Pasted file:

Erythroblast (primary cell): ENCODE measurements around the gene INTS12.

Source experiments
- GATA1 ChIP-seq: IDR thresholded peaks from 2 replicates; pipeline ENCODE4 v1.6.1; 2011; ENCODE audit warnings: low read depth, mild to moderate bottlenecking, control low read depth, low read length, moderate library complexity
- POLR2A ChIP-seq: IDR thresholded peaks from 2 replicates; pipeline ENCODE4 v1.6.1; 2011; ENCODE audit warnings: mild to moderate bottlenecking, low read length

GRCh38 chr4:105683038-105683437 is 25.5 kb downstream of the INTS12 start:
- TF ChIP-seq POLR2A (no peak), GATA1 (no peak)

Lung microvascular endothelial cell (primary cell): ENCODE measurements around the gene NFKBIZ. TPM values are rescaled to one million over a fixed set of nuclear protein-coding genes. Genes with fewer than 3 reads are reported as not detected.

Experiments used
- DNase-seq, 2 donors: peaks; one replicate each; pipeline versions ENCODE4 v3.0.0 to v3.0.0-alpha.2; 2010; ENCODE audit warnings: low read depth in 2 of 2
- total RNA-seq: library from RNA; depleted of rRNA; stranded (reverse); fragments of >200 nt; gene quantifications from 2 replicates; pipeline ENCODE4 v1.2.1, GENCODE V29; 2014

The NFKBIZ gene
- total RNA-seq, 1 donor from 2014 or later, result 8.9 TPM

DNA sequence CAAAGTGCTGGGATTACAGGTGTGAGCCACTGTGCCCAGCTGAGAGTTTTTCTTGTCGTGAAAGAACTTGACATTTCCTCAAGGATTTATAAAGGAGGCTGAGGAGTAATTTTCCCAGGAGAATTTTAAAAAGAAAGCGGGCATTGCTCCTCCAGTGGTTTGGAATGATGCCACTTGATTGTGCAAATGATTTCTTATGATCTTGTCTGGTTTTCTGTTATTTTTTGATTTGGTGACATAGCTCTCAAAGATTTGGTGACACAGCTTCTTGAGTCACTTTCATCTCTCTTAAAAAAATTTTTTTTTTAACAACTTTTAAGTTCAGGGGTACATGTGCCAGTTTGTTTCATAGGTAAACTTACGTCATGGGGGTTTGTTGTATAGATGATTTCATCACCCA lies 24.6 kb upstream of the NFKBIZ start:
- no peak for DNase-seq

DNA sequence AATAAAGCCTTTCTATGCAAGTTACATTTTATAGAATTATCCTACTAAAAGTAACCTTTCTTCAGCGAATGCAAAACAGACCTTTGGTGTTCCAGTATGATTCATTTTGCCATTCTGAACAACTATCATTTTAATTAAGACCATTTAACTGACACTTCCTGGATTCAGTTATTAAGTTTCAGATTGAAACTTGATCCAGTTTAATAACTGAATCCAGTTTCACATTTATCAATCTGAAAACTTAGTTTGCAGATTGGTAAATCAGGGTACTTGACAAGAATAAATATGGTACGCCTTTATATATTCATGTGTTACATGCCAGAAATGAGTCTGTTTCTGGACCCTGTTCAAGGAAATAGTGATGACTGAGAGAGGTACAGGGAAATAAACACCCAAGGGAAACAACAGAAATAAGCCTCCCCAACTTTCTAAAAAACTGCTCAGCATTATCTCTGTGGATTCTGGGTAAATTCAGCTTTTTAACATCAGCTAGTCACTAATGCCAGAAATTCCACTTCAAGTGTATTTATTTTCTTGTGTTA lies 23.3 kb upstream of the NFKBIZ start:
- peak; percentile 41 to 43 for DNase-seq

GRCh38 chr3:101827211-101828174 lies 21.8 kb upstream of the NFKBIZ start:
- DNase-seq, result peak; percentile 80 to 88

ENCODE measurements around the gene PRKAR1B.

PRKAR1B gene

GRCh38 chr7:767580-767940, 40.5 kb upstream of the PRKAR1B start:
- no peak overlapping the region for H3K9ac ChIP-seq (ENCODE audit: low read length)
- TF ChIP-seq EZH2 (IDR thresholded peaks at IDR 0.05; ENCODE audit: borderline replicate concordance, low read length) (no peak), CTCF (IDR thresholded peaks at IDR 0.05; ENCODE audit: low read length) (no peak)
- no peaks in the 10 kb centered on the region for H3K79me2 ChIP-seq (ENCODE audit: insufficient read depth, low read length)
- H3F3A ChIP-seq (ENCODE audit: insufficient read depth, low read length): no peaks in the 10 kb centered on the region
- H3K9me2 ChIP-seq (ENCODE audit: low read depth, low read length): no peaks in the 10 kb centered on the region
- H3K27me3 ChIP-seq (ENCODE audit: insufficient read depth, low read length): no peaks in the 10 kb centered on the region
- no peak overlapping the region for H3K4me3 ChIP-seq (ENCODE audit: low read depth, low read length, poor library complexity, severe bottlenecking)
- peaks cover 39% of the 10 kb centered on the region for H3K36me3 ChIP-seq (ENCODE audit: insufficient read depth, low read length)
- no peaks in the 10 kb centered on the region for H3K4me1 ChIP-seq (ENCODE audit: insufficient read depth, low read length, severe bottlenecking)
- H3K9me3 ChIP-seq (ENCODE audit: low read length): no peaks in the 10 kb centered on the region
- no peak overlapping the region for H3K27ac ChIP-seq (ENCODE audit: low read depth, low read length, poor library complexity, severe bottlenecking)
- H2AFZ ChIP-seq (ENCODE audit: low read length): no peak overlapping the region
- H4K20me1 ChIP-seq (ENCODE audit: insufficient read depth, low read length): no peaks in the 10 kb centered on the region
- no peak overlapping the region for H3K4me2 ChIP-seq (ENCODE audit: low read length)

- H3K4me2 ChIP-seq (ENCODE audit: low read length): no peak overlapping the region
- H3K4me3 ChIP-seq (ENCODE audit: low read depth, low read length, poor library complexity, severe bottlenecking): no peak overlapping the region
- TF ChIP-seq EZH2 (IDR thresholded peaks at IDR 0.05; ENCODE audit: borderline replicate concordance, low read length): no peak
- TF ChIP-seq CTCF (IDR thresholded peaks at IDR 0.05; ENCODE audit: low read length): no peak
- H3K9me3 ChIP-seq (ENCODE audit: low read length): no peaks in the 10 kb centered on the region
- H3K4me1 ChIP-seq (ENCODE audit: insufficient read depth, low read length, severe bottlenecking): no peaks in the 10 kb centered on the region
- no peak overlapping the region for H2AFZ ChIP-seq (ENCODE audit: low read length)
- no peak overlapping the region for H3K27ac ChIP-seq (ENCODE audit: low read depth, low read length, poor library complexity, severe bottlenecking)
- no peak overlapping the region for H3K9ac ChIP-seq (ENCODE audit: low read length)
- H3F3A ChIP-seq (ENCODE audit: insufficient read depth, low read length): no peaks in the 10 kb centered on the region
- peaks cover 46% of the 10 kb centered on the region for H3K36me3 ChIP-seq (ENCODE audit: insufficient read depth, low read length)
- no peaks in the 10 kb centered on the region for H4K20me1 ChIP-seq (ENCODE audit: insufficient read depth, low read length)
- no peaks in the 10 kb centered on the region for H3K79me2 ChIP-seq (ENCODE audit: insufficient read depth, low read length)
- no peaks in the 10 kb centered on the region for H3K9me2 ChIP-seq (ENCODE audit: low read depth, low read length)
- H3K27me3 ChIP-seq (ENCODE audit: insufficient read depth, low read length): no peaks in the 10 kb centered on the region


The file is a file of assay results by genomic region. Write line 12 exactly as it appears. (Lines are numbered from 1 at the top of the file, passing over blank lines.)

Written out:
- total RNA-seq, 1 donor from 2014 or later, result 8.9 TPM